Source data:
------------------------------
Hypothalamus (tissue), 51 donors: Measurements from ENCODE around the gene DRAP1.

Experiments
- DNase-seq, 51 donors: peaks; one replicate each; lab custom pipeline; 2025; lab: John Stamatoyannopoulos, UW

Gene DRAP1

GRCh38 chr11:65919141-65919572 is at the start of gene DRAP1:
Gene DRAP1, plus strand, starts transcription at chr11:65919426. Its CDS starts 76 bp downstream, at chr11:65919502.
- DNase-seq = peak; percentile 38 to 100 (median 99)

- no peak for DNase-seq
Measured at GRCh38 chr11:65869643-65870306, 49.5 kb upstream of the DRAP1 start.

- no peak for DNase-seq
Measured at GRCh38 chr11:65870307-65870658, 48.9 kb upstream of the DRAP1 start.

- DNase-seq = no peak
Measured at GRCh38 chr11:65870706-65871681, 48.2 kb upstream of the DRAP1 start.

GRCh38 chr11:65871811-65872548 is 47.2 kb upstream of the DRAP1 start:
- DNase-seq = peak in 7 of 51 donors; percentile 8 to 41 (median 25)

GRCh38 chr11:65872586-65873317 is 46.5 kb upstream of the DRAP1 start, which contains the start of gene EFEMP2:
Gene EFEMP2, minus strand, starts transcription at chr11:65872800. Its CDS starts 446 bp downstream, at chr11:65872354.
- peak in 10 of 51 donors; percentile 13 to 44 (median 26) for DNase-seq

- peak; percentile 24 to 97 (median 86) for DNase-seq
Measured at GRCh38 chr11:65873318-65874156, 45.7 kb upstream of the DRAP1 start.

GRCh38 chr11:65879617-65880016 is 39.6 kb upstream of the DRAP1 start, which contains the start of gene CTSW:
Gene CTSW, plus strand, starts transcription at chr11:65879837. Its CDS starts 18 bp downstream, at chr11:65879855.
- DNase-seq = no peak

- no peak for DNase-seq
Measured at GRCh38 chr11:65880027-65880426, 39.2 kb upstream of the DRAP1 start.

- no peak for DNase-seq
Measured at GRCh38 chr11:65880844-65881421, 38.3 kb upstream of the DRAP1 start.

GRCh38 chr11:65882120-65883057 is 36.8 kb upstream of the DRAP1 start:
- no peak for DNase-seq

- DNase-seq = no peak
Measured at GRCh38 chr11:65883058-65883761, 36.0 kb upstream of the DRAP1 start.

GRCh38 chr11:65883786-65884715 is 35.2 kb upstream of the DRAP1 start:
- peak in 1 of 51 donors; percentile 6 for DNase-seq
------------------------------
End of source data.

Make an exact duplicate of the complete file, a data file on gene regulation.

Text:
Hypothalamus (tissue), 51 donors: Measurements from ENCODE around the gene DRAP1.

Experiments
- DNase-seq, 51 donors: peaks; one replicate each; lab custom pipeline; 2025; lab: John Stamatoyannopoulos, UW

Gene DRAP1

GRCh38 chr11:65919141-65919572 is at the start of gene DRAP1:
Gene DRAP1, plus strand, starts transcription at chr11:65919426. Its CDS starts 76 bp downstream, at chr11:65919502.
- DNase-seq = peak; percentile 38 to 100 (median 99)

- no peak for DNase-seq
Measured at GRCh38 chr11:65869643-65870306, 49.5 kb upstream of the DRAP1 start.

- no peak for DNase-seq
Measured at GRCh38 chr11:65870307-65870658, 48.9 kb upstream of the DRAP1 start.

- DNase-seq = no peak
Measured at GRCh38 chr11:65870706-65871681, 48.2 kb upstream of the DRAP1 start.

GRCh38 chr11:65871811-65872548 is 47.2 kb upstream of the DRAP1 start:
- DNase-seq = peak in 7 of 51 donors; percentile 8 to 41 (median 25)

GRCh38 chr11:65872586-65873317 is 46.5 kb upstream of the DRAP1 start, which contains the start of gene EFEMP2:
Gene EFEMP2, minus strand, starts transcription at chr11:65872800. Its CDS starts 446 bp downstream, at chr11:65872354.
- peak in 10 of 51 donors; percentile 13 to 44 (median 26) for DNase-seq

- peak; percentile 24 to 97 (median 86) for DNase-seq
Measured at GRCh38 chr11:65873318-65874156, 45.7 kb upstream of the DRAP1 start.

GRCh38 chr11:65879617-65880016 is 39.6 kb upstream of the DRAP1 start, which contains the start of gene CTSW:
Gene CTSW, plus strand, starts transcription at chr11:65879837. Its CDS starts 18 bp downstream, at chr11:65879855.
- DNase-seq = no peak

- no peak for DNase-seq
Measured at GRCh38 chr11:65880027-65880426, 39.2 kb upstream of the DRAP1 start.

- no peak for DNase-seq
Measured at GRCh38 chr11:65880844-65881421, 38.3 kb upstream of the DRAP1 start.

GRCh38 chr11:65882120-65883057 is 36.8 kb upstream of the DRAP1 start:
- no peak for DNase-seq

- DNase-seq = no peak
Measured at GRCh38 chr11:65883058-65883761, 36.0 kb upstream of the DRAP1 start.

GRCh38 chr11:65883786-65884715 is 35.2 kb upstream of the DRAP1 start:
- peak in 1 of 51 donors; percentile 6 for DNase-seq